Prevalence and Antimicrobial Susceptibility of Gram-negative Bacteria in Pediatric Patients with Urinary Tract Infections in Baghdad Hospitals, Iraq
Mina Thabet Hasan1
, *Kais Kassim Ghaima2
, Alaa Aziz Abdulhassan3
and Mohammed Khudair Alwan4
1,2,3Institute of Genetic Engineering and Biotechnology for postgraduate studies, University of Baghdad, Baghdad,
4 Ministry of Health, Baghdad, Iraq.
*Correspondence: [email protected],[email protected]Abstract
Children commonly have a Urinary Tract Infection (UTI). To reduce the diseaserelatedto this condition, children need quick diagnosis and suitable treatment. In the present study, out of 336 samples, 122 (36.31%) were positive togrow pathogenic strains, while 214 (63.69%) were negative. Also it was found that the most of positive cultures of uropathogens were detected among female's patients (41.79%). According to the age group, the present study revealed that the age group (1-5 years) was included the highest prevalence (37.71%) followed by the group (<1year) (30.33%). Among the 122 pathogenic isolates, 91 (74.6%) were Gram-negative, 31 (25.5%) were Gram-positive. The studied data revealed that Escherichiacoli(43.95%)was the commonly isolated bacterium, followed by Proteus mirabilis (28.6%), Klebsiellapneumoniae (13.2%), Enterobacter cloacae (5.5%),Acinetobacterbaumannii (4.4%), Pseudomonas aeruginosa(4.4%).With reference to gender, the gram negative uropathogenic bacteria for women and men were 60 (65.9%) and 31 (34.1%), respectively. The results demonstrated that all gram-negative bacterial isolates exhibited a high resistance to Ampicillin (90.1% ) and Cefotaxime (80.2%), while the lower resistance showed with Tigecycline (5.5%), Amikacin (15.4%), Ciprofloxacin (27.5%), Trimethoprime/sulphomethoxizole (27.5%), Levofloxacin (31.9%), Meropenem (36.2%) and Tetracycline (37.4%), which mean that Tigecycline was the effective antibiotic against the local gram-negative bacteria isolated from pediatric patients. In our study, drug resistance in these pathogens is associated to the commonlytaken antibiotics which is a troublesome finding, compromising therapeutic options in the clinical practice and lead to the use of agents with fewer effects against bacteria.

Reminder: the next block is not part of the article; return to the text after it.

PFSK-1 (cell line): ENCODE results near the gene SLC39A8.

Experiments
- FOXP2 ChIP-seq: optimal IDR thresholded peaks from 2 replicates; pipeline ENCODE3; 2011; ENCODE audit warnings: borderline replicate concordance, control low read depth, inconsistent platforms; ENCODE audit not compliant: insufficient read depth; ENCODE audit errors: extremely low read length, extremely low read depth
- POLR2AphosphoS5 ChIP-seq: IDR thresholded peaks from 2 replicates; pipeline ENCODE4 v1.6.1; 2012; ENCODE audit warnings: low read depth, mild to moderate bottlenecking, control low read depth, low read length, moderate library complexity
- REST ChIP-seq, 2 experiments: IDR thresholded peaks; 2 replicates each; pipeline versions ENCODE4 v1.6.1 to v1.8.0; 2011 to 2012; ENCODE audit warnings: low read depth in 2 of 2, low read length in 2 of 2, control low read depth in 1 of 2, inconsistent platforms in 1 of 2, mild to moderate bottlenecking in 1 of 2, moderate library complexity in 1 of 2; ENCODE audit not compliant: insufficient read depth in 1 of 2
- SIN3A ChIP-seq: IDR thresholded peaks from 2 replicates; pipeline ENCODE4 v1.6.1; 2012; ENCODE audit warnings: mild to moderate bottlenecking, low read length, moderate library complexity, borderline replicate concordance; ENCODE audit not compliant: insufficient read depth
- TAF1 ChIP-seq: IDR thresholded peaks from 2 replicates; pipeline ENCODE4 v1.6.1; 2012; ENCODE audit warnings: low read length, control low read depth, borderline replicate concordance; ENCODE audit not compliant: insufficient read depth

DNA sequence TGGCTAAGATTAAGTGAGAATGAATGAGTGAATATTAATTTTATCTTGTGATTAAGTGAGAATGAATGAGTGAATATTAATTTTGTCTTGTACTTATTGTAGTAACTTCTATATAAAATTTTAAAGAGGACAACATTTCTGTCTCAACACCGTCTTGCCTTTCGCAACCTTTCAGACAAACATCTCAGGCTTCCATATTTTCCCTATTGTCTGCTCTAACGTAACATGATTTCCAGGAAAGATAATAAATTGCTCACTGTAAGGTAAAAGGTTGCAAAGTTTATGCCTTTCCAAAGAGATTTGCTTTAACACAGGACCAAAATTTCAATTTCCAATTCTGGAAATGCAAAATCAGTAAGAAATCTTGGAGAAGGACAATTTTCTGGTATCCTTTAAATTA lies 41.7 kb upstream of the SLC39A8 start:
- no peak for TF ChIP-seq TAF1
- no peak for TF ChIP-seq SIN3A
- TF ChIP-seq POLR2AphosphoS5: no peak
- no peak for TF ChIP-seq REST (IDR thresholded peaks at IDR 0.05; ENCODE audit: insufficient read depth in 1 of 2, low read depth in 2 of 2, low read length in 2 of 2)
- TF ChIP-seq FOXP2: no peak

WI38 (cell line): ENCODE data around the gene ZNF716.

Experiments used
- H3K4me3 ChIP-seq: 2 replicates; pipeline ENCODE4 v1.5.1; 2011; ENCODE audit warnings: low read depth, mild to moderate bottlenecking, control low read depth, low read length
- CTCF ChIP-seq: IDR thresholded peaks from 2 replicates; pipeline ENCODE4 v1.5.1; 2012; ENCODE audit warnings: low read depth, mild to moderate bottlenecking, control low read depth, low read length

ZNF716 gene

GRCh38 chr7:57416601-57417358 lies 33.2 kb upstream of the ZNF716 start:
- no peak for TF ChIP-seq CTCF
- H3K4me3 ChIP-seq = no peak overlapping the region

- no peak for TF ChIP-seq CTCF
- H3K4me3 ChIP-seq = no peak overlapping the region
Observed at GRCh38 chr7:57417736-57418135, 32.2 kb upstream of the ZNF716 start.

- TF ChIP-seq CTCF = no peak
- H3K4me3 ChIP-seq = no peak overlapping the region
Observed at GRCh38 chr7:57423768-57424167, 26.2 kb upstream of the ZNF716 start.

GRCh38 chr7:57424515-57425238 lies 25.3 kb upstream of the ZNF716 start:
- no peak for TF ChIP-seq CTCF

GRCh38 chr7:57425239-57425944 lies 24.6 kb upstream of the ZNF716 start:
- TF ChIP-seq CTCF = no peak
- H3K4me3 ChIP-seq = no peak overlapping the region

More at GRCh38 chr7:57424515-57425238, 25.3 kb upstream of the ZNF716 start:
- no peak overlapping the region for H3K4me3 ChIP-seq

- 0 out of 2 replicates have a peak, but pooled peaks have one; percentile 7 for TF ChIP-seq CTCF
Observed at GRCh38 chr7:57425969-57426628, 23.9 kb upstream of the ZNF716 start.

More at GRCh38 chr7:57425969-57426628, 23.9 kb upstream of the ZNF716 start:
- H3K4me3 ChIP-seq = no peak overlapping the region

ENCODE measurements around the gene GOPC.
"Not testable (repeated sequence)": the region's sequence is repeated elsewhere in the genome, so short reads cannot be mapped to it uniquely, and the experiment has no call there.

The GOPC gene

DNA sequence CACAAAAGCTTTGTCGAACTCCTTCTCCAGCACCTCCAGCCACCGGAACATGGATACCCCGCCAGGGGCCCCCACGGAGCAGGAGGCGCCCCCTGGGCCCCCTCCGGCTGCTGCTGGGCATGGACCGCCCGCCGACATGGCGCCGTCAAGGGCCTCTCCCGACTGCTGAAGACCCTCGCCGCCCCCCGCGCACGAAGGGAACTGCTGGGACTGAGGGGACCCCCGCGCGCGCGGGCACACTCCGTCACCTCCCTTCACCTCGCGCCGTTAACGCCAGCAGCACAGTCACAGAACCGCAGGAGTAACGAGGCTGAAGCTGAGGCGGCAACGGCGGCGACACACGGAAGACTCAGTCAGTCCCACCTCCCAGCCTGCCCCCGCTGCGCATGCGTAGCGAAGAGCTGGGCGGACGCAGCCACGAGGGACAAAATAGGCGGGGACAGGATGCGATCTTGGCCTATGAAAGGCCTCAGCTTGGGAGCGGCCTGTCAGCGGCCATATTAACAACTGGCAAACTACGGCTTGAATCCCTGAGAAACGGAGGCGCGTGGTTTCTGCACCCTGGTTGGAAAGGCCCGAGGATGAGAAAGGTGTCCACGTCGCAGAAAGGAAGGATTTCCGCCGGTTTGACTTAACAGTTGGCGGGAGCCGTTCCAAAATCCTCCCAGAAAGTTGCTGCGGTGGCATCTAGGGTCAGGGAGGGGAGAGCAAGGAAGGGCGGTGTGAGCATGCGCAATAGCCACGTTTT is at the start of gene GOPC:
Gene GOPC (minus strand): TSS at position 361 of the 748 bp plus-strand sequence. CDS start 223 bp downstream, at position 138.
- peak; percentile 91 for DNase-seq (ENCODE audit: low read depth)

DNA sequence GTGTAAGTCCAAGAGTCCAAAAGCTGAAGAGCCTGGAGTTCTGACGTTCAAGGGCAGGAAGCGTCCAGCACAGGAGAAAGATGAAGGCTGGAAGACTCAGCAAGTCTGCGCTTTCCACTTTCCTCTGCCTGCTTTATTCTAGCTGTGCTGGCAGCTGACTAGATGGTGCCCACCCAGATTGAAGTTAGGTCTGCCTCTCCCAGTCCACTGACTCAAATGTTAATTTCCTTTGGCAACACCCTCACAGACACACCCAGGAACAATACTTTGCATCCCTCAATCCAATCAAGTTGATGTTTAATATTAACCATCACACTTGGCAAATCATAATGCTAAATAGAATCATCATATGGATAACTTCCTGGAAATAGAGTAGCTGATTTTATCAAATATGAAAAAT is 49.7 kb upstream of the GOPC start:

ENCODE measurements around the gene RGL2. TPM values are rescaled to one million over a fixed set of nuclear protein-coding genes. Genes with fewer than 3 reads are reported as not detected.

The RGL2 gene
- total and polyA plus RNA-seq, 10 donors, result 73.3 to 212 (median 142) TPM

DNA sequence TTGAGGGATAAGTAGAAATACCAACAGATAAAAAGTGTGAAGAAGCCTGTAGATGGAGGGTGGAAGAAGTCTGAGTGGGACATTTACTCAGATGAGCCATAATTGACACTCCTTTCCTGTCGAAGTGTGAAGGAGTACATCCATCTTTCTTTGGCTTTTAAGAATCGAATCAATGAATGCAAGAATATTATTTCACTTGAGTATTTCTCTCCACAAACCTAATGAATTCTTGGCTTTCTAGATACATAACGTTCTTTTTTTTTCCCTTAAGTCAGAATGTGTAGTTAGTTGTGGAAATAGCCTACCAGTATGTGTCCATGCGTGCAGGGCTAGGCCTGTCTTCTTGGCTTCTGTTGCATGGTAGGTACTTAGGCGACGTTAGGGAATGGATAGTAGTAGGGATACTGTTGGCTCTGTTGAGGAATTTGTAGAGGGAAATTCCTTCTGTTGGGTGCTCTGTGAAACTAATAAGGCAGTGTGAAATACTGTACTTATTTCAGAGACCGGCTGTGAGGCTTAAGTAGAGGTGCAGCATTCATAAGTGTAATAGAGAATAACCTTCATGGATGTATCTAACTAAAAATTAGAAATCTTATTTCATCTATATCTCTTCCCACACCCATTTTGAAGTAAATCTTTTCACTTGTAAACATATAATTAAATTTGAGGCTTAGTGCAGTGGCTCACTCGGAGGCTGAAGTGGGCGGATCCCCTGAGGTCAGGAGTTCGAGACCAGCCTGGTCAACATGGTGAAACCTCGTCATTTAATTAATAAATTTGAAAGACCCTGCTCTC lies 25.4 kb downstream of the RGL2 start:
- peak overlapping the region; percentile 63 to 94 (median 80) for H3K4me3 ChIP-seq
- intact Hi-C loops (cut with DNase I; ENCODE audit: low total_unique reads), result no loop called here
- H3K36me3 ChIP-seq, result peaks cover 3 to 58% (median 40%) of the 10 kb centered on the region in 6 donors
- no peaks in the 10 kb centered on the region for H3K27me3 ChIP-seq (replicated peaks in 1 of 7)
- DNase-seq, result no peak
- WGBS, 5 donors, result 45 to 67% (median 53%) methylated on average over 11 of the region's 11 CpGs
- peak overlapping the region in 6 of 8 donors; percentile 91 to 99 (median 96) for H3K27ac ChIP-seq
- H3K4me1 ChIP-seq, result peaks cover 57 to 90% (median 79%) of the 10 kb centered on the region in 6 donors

:Antibiotic resistance, Children, Gram-negative bacteria, UTI.
Urinary Tract Infection (UTI) is one of the most common bacterial infections in childhood (Korbelet al.
2017). In developed countries, it is one of the most frequent infectious diseases experienced by clinicians. Every year, 150 million people are infected with UTI, leading to approximately $6 billion in health-care costs. In 1997, nearly 7 million office visits and 1 million emergency room visits were attributed to UTI, resulting in 100,000 hospital stays in the U.S. (Verrier-Jones et al.,2007). Urinary tract infections (UTIs) are a serious international medical issue caused by a variety of bacteria, the most prevalent of which are gram negative bacteria such as E.
coli and Klebsiellapneumoniae, Proteus mirabilis. High incidence rates and rising antimicrobial tolerance among uropathogens pose a significant challenge to the financial impact of these pathogens (Flores-Mireles et al., 2015;
Ghaimaet al., 2018).